The students also worked on French expressions used in a store, such as welcoming a customer, how much an item is and helping a customer find something, she said. She had her third graders write skits about a customer and a cashier and act them out using props in the classroom.

“I’ve never heard so much French talked in the class,” she said.

Edina High School students who completed elementary school at Normandale also came back to the elementary school to work in shifts at the garage school, ensuring the students speak in French and to help with the money exchanges.

EHS senior Rachel Thompson said it was fun for the elementary students to have the high school students around and to see students who have gone all the way through Edina’s French program. Senior Natalie Gaughan said she would have liked to have a similar event to practice French when she was at Normandale.

After the garage sale, the money will be given to the kindergarten to sort and first-graders will count it. The amount raised was determined after Sun Current went to press and will be reported in an upcoming issue.

The garage sale reflects the district’s mission of All For All because no matter where students are in the spectrum of test scores, all of them can participate in the sale. One of Toner’s students was struggling with the math concepts they were using and was anxious about the garage sale. But after working at the garage sale for a bit, she was loving it, Toner said.

“Kids are excited because it’s the real thing,” she said.

Once the amount is known, the third graders will decide what items to purchase for La Petite Académie. The school lists online what is needed and the costs, which creates a partnership rather than Normandale students deciding for La Petite Académie what it needs, Rogers Bascom said. In service learning, it’s important that it’s the voice of the students rather than parents and teachers making the decision.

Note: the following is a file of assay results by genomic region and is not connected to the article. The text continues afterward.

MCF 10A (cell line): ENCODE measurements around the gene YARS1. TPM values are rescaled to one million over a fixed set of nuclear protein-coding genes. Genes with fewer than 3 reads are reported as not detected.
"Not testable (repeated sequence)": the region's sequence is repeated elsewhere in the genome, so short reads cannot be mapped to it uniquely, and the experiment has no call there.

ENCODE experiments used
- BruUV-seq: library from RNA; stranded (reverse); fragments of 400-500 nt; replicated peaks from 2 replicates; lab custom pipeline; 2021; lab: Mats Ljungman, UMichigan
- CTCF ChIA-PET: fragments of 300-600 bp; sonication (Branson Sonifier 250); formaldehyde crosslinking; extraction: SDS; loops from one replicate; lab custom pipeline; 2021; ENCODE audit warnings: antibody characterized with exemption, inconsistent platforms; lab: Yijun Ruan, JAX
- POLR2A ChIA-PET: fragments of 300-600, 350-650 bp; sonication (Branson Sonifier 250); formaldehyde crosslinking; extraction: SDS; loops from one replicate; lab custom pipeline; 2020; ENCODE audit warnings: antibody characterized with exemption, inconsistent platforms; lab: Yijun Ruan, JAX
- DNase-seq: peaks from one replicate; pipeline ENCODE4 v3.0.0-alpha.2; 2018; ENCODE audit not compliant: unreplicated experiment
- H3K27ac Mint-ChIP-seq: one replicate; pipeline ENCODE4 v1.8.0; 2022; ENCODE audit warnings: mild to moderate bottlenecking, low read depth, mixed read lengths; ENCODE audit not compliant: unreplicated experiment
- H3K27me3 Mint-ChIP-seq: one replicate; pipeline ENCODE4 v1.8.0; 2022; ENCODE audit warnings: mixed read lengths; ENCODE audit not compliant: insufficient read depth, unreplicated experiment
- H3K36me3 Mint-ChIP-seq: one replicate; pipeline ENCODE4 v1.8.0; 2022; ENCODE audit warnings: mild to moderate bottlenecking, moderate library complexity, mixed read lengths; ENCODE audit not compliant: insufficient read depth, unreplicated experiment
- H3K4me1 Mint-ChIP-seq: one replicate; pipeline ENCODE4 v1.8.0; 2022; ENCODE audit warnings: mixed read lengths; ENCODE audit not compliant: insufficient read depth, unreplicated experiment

Nearly everything sold in last year’s garage sale. They had more donations for this year’s garage sale. What wasn’t sold was donated to Goodwill locally, which students voted on. It shows students there’s need locally and in other countries, Rogers Bascom said.

Toner hopes this is the beginning of a deeper connection between Edina’s French students and La Petite Académie.

After making the connection with the first garage sale last year, Toner wanted to start the relationship with La Petite Académie earlier in the school year than February.

In a cultural traditions reciprocity, Toner’s students sent a book of photos of them in their Halloween costumes and comments from the students. La Petite Académie students will be doing the same this month for Mardi Gras.

She said her dream is to eventually travel to Haiti to visit La Petite Académie with a group of Edina students. Rogers Bascom noted that the partnership illuminates the school district’s mission of graduating students who are ready for a global society.

It’s especially true at Normandale, Toner said, where she wants service learning to be about the world outside of the United States.


Contact Lisa Kaczke at [email protected]